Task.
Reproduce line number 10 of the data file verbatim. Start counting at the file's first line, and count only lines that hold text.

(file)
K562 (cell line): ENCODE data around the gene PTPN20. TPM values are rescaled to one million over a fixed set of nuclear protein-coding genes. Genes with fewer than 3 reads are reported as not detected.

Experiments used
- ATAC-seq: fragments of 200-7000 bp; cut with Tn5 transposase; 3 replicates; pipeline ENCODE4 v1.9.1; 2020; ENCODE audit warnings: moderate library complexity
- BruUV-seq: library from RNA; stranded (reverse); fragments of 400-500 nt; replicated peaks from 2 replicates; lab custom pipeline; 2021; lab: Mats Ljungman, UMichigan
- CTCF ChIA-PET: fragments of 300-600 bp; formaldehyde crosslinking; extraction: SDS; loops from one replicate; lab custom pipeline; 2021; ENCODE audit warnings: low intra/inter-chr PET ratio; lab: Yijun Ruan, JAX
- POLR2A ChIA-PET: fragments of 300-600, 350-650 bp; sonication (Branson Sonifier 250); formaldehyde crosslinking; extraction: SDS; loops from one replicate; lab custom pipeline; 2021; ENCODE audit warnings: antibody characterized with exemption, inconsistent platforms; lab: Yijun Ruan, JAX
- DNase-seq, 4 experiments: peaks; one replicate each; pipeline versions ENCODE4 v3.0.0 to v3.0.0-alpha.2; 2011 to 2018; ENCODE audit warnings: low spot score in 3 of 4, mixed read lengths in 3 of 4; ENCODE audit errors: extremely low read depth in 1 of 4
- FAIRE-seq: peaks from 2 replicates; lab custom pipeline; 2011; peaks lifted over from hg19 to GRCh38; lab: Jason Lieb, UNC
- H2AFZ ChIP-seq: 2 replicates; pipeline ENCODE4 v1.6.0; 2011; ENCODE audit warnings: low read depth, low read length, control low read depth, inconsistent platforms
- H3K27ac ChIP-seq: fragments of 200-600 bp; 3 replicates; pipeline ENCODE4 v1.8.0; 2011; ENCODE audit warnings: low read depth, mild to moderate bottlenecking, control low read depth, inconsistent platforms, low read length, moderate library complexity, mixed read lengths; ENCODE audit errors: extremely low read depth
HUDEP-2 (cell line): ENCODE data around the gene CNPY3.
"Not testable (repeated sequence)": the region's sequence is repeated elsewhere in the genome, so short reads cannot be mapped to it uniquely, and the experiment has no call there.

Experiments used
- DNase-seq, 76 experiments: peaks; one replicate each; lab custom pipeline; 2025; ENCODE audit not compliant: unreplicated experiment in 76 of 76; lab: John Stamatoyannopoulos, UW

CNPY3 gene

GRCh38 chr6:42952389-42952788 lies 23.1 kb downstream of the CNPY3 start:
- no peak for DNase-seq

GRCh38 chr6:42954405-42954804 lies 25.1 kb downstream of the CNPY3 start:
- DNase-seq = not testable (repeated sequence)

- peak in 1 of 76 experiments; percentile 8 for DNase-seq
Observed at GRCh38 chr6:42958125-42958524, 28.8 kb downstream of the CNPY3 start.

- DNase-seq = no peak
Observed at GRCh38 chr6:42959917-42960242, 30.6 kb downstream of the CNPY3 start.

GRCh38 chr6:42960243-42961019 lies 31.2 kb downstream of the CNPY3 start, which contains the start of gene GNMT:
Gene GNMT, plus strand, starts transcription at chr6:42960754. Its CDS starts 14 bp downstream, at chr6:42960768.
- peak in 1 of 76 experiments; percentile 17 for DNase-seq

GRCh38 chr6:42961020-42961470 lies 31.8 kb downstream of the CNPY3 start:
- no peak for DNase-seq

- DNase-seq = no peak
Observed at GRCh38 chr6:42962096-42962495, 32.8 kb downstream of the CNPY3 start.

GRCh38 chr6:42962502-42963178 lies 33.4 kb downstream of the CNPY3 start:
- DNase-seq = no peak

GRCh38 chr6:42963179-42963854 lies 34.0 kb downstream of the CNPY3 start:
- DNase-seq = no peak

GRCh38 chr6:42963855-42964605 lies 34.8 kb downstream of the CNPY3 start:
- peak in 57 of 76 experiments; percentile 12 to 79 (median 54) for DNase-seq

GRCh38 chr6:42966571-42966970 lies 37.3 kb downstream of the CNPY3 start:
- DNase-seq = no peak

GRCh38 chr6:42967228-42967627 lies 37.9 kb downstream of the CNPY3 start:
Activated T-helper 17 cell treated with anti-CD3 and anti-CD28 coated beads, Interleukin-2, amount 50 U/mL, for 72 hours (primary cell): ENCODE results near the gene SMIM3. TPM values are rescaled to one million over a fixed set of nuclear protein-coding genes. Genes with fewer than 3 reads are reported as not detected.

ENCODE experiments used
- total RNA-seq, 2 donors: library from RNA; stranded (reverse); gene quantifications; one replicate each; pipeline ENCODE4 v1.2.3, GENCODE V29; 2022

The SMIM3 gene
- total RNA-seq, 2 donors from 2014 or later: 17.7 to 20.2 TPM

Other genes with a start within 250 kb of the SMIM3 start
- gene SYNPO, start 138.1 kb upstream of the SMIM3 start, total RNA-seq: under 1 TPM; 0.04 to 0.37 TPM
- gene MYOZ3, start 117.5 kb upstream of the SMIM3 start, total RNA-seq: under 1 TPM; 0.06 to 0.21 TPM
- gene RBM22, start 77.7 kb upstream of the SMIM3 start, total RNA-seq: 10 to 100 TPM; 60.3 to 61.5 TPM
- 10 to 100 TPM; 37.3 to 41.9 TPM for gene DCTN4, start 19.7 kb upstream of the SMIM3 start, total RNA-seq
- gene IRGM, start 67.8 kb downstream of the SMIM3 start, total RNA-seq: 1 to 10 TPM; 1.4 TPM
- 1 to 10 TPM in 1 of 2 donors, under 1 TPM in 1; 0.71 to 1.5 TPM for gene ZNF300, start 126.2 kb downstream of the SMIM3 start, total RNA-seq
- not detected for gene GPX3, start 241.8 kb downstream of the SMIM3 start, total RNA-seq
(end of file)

- H3K27ac ChIP-seq: fragments of 200-600 bp; 3 replicates; pipeline ENCODE4 v1.8.0; 2011; ENCODE audit warnings: low read depth, mild to moderate bottlenecking, control low read depth, inconsistent platforms, low read length, moderate library complexity, mixed read lengths; ENCODE audit errors: extremely low read depth